This GET request, just like all the management REST APIs on Azure, expects an access token in the header. The best part of having API Management run as a managed identity is that all the work of receiving an access token, adding it to header and providing valid credentials is now done for you.

Retrieving a secret is now comprised of just one send-request policy:

<send-request mode="new" response-variable-name="secretResponse" timeout="20" ignore-error="false">
  <authentication-managed-identity resource="" />

In this example, named values are used for the key vault base URL and the name of the secret that you want to retrieve. I use named values quite a bit when there are variables that might change, like an URL or parameter name. These values usually change between environments (QA, UAT, Production, etc.) and this is a great way to isolate those changes.

Your vaultBaseUrl should look like: https://{your-key-vault-name}

The next step is saving the actual value of the secret into a variable for later use. This isn’t required but I typically do this extra step so that I can reference things easier within the inbound request.

<set-variable name="secret" value="@{
  var secret = ((IResponse)context.Variables["secretResponse"]).Body.As<JObject>();
  return secret["value"].ToString();
}" />

The final step is to make the call to the backend service and use the secret that we just retrieved as part of the authentication:

<!-- Set the password with the secret from Key Vault -->
<authentication-basic username="zohan" password="@((string)context.Variables["secret"])" />

<!-- Call the back end -->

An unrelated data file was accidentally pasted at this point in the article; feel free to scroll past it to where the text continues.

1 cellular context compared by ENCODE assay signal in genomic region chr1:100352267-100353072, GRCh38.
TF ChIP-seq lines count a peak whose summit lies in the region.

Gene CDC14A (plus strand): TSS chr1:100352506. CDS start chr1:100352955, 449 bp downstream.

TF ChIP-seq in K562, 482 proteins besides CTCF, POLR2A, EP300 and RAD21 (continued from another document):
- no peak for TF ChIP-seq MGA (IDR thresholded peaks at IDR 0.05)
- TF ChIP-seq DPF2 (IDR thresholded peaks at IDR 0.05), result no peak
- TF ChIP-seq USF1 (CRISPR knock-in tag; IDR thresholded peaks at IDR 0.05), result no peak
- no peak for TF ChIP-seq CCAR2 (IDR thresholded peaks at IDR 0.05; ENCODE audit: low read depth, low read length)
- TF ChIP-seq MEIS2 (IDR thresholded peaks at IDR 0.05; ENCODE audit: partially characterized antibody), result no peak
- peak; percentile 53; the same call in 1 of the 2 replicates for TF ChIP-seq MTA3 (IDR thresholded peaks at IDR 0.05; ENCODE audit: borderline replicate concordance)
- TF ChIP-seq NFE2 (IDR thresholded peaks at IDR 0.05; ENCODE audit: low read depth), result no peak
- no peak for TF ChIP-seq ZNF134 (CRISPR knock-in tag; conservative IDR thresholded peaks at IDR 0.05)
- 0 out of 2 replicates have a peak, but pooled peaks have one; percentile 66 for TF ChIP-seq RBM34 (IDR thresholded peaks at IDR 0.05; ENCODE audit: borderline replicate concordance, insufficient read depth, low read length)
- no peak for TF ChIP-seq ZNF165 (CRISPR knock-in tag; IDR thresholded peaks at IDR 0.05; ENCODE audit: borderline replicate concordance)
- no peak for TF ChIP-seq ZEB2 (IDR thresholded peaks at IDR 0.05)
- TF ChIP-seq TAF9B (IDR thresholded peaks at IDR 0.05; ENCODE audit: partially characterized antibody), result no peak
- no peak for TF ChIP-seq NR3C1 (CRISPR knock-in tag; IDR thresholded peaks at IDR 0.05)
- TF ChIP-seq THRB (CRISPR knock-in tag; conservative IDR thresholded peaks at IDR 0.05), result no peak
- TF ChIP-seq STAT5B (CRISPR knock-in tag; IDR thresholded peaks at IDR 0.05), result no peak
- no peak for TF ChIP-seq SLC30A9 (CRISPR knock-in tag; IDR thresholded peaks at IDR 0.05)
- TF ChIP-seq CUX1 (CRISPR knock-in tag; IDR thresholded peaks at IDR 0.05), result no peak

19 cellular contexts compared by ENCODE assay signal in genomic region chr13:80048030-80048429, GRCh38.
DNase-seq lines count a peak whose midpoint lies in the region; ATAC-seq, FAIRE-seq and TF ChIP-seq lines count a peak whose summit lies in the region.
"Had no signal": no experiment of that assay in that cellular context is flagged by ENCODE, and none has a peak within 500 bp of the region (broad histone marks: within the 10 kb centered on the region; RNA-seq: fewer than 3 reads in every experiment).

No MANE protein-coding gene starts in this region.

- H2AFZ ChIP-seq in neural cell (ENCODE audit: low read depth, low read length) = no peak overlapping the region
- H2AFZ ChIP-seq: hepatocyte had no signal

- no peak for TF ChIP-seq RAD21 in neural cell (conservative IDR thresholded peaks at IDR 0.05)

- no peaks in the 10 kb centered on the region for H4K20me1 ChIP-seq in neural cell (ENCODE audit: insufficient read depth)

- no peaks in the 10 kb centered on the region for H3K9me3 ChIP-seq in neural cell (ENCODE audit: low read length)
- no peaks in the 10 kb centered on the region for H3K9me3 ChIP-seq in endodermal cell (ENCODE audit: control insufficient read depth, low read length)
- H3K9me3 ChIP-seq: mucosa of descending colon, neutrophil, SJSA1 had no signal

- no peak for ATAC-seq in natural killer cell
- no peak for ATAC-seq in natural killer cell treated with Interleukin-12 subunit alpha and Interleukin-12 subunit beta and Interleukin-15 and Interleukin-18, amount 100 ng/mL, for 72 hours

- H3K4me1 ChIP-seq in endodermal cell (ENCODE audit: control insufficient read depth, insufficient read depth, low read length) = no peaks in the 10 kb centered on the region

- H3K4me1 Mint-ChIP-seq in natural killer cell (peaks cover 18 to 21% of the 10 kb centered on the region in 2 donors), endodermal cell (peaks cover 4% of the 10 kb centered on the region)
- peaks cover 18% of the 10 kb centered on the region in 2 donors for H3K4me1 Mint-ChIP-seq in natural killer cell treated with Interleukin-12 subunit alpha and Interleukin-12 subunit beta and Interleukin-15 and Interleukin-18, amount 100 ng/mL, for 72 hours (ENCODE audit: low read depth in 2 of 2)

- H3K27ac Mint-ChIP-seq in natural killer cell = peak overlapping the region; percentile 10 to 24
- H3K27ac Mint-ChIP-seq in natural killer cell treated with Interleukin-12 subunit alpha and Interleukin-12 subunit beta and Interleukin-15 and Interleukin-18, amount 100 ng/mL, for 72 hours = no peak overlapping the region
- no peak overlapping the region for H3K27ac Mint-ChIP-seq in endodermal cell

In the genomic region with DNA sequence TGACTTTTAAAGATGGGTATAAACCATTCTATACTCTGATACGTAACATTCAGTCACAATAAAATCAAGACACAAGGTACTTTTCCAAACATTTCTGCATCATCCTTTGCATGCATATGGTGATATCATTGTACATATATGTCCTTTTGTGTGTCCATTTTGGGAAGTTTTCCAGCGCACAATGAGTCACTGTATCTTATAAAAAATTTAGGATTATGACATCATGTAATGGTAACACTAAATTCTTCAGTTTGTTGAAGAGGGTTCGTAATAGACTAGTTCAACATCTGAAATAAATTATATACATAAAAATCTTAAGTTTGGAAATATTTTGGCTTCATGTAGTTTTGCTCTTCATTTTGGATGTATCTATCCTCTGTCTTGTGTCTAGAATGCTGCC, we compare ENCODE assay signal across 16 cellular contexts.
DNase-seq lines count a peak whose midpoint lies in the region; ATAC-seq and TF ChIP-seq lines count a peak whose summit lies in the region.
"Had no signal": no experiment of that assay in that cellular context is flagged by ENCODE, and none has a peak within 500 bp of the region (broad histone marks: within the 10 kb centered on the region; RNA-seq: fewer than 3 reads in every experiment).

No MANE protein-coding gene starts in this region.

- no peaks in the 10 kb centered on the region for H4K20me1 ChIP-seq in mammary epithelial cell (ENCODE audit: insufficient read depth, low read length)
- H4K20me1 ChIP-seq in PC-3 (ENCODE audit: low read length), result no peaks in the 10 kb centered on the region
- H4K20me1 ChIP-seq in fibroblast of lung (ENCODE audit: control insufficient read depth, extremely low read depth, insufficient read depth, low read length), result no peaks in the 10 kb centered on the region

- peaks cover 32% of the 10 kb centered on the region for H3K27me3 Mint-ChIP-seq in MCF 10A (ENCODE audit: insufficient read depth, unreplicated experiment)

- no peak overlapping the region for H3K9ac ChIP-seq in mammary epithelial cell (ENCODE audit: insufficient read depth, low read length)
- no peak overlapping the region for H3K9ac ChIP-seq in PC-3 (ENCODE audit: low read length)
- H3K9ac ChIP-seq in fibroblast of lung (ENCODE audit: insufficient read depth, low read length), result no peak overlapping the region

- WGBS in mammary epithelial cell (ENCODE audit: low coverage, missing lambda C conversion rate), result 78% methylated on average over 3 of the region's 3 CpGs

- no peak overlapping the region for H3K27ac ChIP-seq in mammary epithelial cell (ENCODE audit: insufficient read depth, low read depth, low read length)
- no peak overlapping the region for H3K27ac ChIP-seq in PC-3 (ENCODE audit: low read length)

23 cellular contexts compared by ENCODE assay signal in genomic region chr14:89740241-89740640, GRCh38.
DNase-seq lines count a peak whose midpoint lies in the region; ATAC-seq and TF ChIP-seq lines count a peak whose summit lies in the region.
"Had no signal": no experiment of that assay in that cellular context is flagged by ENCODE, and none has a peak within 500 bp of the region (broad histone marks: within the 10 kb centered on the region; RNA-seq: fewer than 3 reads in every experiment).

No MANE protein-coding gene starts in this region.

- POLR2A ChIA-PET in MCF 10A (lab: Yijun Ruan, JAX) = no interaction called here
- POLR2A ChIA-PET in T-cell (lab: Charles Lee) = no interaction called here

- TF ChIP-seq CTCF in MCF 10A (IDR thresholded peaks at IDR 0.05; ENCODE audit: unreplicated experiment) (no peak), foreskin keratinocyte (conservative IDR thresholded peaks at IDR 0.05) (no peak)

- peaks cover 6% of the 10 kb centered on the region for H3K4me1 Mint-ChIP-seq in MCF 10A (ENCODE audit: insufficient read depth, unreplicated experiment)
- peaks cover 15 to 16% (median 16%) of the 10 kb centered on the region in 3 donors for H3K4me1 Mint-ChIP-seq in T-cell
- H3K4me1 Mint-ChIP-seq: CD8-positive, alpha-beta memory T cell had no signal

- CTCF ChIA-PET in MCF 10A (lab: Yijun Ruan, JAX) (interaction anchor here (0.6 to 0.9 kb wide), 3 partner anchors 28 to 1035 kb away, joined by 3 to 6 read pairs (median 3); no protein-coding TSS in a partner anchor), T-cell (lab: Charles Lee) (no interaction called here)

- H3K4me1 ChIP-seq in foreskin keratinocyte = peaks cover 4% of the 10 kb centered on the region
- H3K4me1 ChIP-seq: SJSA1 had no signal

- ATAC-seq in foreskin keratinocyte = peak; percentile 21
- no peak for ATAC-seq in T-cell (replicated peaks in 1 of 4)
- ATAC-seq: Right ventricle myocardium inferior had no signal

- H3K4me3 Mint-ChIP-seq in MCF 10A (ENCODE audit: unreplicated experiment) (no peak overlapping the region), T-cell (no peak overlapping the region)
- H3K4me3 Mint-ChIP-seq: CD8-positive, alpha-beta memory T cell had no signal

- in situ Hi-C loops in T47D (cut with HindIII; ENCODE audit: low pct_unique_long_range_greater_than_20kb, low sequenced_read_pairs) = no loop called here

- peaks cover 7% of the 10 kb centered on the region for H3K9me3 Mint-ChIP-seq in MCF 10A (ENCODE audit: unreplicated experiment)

<rewrite-uri template="?item={id}" />
<set-backend-service base-url="" />

For completeness, the entire inbound request is as follows (gist link):

<base />
<!– Retrieve the secret from Key Vault using a managed identity –>
<send-request mode="new" response-variable-name="secretResponse" timeout="20" ignore-error="false">
<authentication-managed-identity resource="" />
<!– Place the secret into a local variable –>
<set-variable name="secret" value="@{
var secret = ((IResponse)context.Variables["secretResponse"]).Body.As<JObject>();
return secret["value"].ToString();
}" />
<!– Remove the subscription key from the header –>
<set-header name="Ocp-Apim-Subscription-Key" exists-action="delete" />
<!– Use the password in the header –>
<authentication-basic username="zohan" password="@((string)context.Variables["secret"])" />
<rewrite-uri template="?item={id}" />
<set-backend-service base-url="" />
<base />
<base />
<base />

I use as much as I can for testing. It’s a great request and response service that let’s you review all the details about a request and can be a real time-saver.

Now, when I test the API Management endpoint with Postman, I get the following response:

  "args": {
    "item": "500"
  "headers": {
    "Accept": "*/*",
    "Accept-Encoding": "gzip,deflate",
    "Authorization": "Basic em9oYW46VGVtcDEyMw==",
    "Cache-Control": "no-cache",
    "Host": "",
    "Postman-Token": "95c3627f-45c0-468a-9fa1-8ef37621d54f",
    "Request-Context": "appId=cid-v1:066da8fc-5746-4ff2-a2fa-7bc7b3ee3798",
    "Request-Id": "|c1f4a0a1-8fc4-4aca-9735-40ce9ad74b17.d3bdb1c2.",
    "User-Agent": "PostmanRuntime/7.15.0"
   "origin": ",,",
   "url": ""

Thank you for reading!